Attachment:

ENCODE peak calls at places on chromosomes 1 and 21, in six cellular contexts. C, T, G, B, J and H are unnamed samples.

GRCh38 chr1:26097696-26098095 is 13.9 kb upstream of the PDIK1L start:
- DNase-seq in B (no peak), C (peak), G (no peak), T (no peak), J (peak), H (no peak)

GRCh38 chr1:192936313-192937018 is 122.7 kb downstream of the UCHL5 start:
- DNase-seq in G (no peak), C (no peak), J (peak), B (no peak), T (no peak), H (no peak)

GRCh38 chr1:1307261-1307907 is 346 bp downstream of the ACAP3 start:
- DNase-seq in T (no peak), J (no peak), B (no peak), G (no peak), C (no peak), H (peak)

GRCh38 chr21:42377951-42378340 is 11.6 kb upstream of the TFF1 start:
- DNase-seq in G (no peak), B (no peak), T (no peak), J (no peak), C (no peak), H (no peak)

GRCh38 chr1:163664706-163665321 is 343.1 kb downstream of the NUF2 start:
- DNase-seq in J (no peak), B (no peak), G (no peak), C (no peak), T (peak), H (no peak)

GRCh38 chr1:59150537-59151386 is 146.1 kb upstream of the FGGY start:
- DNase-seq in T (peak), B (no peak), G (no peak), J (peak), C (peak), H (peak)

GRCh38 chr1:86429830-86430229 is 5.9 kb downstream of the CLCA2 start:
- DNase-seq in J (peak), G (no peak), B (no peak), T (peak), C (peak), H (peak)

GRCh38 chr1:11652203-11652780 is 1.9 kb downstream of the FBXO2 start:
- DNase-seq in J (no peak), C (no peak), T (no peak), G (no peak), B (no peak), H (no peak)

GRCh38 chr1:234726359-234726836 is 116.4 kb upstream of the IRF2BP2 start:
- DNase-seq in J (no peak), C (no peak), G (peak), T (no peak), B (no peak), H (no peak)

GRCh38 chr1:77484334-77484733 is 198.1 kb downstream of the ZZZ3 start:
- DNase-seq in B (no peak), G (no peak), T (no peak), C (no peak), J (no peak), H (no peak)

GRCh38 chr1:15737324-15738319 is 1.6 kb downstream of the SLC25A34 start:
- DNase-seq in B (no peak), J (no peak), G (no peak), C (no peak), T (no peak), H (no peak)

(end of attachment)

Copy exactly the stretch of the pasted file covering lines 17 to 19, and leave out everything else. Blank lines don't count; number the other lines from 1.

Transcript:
- DNase-seq in J (no peak), C (no peak), T (no peak), G (no peak), B (no peak), H (no peak)

GRCh38 chr1:234726359-234726836 is 116.4 kb upstream of the IRF2BP2 start:
- DNase-seq in J (no peak), C (no peak), G (peak), T (no peak), B (no peak), H (no peak)